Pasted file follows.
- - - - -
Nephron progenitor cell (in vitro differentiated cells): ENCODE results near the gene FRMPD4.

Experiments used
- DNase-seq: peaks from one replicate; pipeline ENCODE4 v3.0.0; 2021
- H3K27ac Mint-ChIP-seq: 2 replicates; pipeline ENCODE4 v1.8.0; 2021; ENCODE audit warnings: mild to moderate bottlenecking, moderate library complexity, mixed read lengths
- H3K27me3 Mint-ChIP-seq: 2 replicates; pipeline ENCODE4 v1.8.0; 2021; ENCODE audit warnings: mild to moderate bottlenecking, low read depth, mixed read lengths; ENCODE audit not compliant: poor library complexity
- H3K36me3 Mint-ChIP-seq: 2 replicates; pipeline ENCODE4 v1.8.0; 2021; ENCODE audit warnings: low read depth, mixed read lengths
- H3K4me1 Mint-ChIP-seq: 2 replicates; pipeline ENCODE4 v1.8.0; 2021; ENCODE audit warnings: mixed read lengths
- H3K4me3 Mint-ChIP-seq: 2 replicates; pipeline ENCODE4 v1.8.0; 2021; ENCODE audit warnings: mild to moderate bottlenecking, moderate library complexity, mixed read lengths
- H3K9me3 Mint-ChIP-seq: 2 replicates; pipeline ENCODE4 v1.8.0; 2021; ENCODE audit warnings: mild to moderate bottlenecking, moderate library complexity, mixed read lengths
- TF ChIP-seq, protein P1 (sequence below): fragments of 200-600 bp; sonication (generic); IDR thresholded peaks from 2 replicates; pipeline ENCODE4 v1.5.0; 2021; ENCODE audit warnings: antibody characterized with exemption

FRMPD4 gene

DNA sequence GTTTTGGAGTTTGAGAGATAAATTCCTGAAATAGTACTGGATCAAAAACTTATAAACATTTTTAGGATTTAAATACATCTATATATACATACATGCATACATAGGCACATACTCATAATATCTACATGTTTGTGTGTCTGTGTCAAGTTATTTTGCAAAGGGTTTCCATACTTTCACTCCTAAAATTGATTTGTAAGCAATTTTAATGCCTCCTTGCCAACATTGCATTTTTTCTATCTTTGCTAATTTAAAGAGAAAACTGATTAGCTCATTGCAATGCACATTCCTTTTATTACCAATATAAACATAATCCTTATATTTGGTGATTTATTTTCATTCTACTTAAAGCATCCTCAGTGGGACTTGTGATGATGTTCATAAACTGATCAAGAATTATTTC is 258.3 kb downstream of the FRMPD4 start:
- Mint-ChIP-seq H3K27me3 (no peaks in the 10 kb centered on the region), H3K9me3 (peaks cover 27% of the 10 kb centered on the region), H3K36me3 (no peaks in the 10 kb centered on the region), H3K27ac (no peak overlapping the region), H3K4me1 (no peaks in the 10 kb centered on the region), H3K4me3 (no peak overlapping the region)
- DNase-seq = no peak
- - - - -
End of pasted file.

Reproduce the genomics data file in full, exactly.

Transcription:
Nephron progenitor cell (in vitro differentiated cells): ENCODE results near the gene FRMPD4.

Experiments used
- DNase-seq: peaks from one replicate; pipeline ENCODE4 v3.0.0; 2021
- H3K27ac Mint-ChIP-seq: 2 replicates; pipeline ENCODE4 v1.8.0; 2021; ENCODE audit warnings: mild to moderate bottlenecking, moderate library complexity, mixed read lengths
- H3K27me3 Mint-ChIP-seq: 2 replicates; pipeline ENCODE4 v1.8.0; 2021; ENCODE audit warnings: mild to moderate bottlenecking, low read depth, mixed read lengths; ENCODE audit not compliant: poor library complexity
- H3K36me3 Mint-ChIP-seq: 2 replicates; pipeline ENCODE4 v1.8.0; 2021; ENCODE audit warnings: low read depth, mixed read lengths
- H3K4me1 Mint-ChIP-seq: 2 replicates; pipeline ENCODE4 v1.8.0; 2021; ENCODE audit warnings: mixed read lengths
- H3K4me3 Mint-ChIP-seq: 2 replicates; pipeline ENCODE4 v1.8.0; 2021; ENCODE audit warnings: mild to moderate bottlenecking, moderate library complexity, mixed read lengths
- H3K9me3 Mint-ChIP-seq: 2 replicates; pipeline ENCODE4 v1.8.0; 2021; ENCODE audit warnings: mild to moderate bottlenecking, moderate library complexity, mixed read lengths
- TF ChIP-seq, protein P1 (sequence below): fragments of 200-600 bp; sonication (generic); IDR thresholded peaks from 2 replicates; pipeline ENCODE4 v1.5.0; 2021; ENCODE audit warnings: antibody characterized with exemption

FRMPD4 gene

DNA sequence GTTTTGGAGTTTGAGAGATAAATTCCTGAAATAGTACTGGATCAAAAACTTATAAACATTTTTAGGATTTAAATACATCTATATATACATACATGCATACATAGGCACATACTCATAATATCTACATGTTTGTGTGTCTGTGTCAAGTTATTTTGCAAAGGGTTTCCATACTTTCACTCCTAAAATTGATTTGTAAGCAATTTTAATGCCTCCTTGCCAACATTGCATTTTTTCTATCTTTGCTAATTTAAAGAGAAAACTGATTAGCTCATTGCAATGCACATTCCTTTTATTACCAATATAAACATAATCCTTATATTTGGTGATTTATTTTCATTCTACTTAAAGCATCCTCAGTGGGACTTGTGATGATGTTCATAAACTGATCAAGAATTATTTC is 258.3 kb downstream of the FRMPD4 start:
- Mint-ChIP-seq H3K27me3 (no peaks in the 10 kb centered on the region), H3K9me3 (peaks cover 27% of the 10 kb centered on the region), H3K36me3 (no peaks in the 10 kb centered on the region), H3K27ac (no peak overlapping the region), H3K4me1 (no peaks in the 10 kb centered on the region), H3K4me3 (no peak overlapping the region)
- DNase-seq = no peak